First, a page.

Yulia the Endangered Seal The rockets from Gaza didn’t appear to be launched in stages, let alone the rockets heading in the opposite direction.
Yulia is about six-foot-two and landed last Friday on a sandy beach in Jaffa, the ancient city just south of Tel Aviv. He was the fourth five days out fighting between the Israeli army and Palestinian militants in Gaza.
I soon fell asleep.
Yulia was the definition of the conflicted scene. Two days earlier, air raid sirens on the same shoreline sent swimmers and sunbathers rushing to municipal shelters. Now, an endangered Mediterranean seal – one of 700 in the world – has landed on an Israeli beach for the first time since 2010.
“A miracle,” said Ruthie Yahl, a marine ecologist with the Israel Nature and Parks Authority, who helped monitor Yulia this week. “It knows no frontiers, borders, or wars between nations.”
Yulia remained on the beach for several days, asleep obliviously as the cease-fire was announced. She didn’t react when crowds began to gather over the weekend to watch her fall asleep. She seemed unfazed when a local boy baptized her as Yulia, and the name began making headlines across the Israeli media.
It focused instead on molting, and its fur gradually changed color from brown to grey. Occasionally, she would roll on the sand. But it mainly grew.
As her fame spread, the Israel Nature Authority cordoned off the beach to prevent onlookers from disturbing her. Kahn, the national broadcaster, I trained the camera where she sleeps, providing a live Internet broadcast. I was inspired memes On social media, with users Flirting That she might defeat the beleaguered Prime Minister, Benjamin Netanyahu, in the elections.
Over the weekend, the Israeli national conversation shifted in part from war to seals — providing one of the recurring instances of the emotional clamor that defines daily life in Israel, where the decades-long conflict with the Palestinians, along with widening internal divisions, make for a turbulent existence. internal turmoil One week, A deadly struggle Next – closely followed by the appearance of rare marine animals.
“We’re all looking for a little sanity given all the craziness going on,” said Avi Player, 47, an animator who came to see the seal Wednesday morning.
“She is an ambassador of reason,” Mr. Blair added. “It represents something else.”
For conservation experts, Yulia’s arrival is also a small victory after decades-long efforts to revive the near-extinct species.
In the late 19th century, the Mediterranean seal numbered in the thousands, experts say, but it dwindled to a few hundred during the 20th century after poachers killed many, and human activity damaged the seals’ habitat. Over the past two decades, conservation teams, especially in Greece and Turkey, have expanded coastal nature reserves, helping to increase seal numbers.
“It’s something we really need to celebrate,” said Ms. Yahl, a marine ecologist.
Like many travelers, Yulia made a stopover in Türkiye before heading to Israel.
After Mia Elisar, an Israeli seal expert, sent pictures of Yulia to colleagues in Turkey, Turks spotted a familiar and distinctive mark on her back — a scar they compare to a “tughra,” or Handwritten signature of the Ottoman caliph.
The Turkish team knew the seal had been tracking it since the mid-2000s, and they regularly spotted it in caves near Mersin in southern Turkey – most recently in March. The seal was so familiar to Turkish naval experts that for years it had been known to them as Tugra (pronounced TUR-rah)—after the Turkish spelling of the handwritten signature.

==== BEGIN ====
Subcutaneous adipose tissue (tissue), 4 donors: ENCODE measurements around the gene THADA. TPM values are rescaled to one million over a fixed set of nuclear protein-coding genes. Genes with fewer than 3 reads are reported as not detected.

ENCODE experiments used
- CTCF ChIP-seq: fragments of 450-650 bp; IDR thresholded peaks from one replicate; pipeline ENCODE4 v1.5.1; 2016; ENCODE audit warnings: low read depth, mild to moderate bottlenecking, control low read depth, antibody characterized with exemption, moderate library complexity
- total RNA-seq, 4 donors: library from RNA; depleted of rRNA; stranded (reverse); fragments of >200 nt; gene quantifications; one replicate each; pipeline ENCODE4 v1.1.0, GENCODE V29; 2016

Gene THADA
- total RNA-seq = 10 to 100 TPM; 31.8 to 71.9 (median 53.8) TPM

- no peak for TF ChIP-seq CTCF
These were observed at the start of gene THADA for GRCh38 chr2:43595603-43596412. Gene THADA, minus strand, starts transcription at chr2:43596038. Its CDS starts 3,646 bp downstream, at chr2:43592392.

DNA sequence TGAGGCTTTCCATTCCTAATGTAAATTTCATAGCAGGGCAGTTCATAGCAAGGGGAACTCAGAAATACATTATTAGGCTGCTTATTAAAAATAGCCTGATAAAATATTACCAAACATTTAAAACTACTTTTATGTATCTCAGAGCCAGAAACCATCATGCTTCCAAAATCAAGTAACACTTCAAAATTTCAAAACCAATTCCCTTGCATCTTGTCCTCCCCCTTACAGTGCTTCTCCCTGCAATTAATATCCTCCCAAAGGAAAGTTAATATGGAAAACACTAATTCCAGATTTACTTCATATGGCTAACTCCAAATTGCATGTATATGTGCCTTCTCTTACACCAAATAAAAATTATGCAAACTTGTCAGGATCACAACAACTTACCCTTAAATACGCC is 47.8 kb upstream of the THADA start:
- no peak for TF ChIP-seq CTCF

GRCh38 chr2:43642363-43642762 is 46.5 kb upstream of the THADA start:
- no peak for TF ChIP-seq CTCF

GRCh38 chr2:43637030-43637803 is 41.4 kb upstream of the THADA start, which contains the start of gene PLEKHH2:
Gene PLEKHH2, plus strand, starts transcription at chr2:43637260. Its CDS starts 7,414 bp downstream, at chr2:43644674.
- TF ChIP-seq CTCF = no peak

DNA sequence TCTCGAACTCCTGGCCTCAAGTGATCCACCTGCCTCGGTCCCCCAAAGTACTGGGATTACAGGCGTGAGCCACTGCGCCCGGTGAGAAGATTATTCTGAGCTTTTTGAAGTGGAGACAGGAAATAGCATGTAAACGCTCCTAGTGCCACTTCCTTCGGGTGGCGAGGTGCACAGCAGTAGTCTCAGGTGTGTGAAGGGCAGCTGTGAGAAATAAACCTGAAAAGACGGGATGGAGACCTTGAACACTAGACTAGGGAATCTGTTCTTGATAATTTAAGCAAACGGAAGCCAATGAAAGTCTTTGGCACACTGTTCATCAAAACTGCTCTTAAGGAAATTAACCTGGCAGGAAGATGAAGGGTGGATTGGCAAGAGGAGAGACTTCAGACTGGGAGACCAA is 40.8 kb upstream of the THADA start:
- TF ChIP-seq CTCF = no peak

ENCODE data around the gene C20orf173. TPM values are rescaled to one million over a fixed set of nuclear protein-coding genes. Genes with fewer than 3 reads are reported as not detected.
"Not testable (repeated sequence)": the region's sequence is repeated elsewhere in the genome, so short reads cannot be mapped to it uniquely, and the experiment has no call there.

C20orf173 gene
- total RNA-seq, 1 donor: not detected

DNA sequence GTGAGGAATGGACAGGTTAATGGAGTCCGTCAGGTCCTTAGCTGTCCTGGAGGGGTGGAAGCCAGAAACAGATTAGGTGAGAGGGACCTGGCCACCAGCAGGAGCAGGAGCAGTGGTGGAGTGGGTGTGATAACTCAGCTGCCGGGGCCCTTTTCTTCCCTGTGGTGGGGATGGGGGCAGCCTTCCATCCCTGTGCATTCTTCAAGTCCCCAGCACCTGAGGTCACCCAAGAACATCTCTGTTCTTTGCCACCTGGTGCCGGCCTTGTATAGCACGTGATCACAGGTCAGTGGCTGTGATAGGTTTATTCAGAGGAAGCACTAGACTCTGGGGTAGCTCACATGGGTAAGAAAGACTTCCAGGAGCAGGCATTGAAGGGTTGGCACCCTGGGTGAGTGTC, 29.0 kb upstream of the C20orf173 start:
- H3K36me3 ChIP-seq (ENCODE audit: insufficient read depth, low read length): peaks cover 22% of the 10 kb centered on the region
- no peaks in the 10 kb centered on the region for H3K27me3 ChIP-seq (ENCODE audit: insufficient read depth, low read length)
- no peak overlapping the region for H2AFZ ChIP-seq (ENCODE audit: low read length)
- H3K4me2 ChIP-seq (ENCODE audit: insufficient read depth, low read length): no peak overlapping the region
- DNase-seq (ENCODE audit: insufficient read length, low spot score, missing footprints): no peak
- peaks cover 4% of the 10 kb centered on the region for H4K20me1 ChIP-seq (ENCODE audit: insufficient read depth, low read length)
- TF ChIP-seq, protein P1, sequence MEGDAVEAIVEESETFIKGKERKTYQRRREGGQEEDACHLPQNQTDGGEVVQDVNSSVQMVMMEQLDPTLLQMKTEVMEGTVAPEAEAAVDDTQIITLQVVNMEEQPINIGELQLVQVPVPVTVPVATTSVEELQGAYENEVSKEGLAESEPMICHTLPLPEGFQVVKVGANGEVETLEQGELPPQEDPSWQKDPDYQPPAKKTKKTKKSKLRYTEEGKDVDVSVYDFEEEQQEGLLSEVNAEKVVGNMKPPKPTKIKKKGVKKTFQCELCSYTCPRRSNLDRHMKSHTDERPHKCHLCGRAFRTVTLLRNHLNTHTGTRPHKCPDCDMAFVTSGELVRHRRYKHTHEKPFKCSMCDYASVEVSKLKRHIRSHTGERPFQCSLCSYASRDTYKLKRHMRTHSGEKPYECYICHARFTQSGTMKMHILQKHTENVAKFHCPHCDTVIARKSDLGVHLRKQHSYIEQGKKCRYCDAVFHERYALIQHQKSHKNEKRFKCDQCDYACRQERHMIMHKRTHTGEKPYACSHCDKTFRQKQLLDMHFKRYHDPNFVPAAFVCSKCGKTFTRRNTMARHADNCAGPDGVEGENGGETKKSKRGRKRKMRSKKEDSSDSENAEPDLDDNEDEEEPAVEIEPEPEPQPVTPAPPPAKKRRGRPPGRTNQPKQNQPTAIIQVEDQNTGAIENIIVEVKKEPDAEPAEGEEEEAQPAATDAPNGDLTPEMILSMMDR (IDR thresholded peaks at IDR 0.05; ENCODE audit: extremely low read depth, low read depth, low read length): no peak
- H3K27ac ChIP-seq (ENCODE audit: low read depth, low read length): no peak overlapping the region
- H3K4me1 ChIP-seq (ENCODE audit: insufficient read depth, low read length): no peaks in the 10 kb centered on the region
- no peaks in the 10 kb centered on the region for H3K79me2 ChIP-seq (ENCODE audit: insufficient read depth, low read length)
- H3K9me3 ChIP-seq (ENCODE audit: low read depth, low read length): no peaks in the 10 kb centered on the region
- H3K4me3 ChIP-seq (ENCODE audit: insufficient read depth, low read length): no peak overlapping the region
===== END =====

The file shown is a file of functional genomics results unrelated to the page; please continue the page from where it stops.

It’s a mystery why the seals swam the more than 320 miles to Jaffa, but one theory is that growing seal numbers created more competition for food, driving them further afield.
Turkish experts said Yulia appears to be bolder than most of her species – she is generally less afraid of human contact and more willing to swim long distances. In 2019, it was seen in Lebanon.
“It’s really a particularly simple seal,” said Meltem Ok, a Turkish marine biologist who said she has been following Tugra/Yulia since 2005. “She doesn’t really care about human existence.”
At one point last week, Yulia seemed so unfazed that Ms. Elisar, an Israeli seal expert, worried she might be dead. To make sure that she was still breathing, Lady Elisar crept slowly towards her in the darkness, vigilantly watching for signs of life. Suddenly, the seal’s nose twitched, and one eye opened.
“It was the only time one of us got really close to it,” said Ms. Elisar, a researcher with the Delphi Foundation, an Israeli non-profit organization that works to protect marine mammals.
For the Israelites, the news of the seal offered a brief balm to a series of successive crises – from A deep social rift On changes proposed by the government to the judiciary, to last week’s war, and insurgency in the Israeli-occupied West Bank. Domestically, it has briefly distracted from ethnic tensions in Jaffa, once a predominantly Arab city where the remaining Arab population often feels priced in by growing gentrification.
Deborah Danan, a resident of Jaffa who runs one of those groups, said news of Yulia’s movements have dominated neighborhood social media groups over the past few days.
“It’s nice to be able to talk about where the seal is on the beach – rather than where the nearest bomb shelter is, or whether there is a protest,” said Ms. Danann.
But on Wednesday, visitors were met with a disappointingly empty beach. Julia disappeared into the sea, and it was not clear if she would ever return.
On Thursday, Yulia made two failed attempts to land on a beach in the far north, but each time she seemed to be put off by the presence of the dogs.
“I hope this country will come back,” Ms. Danan said. “This country needs a distraction.”
Mira Novik and Hiba Yazbeck contributed reporting from Jerusalem.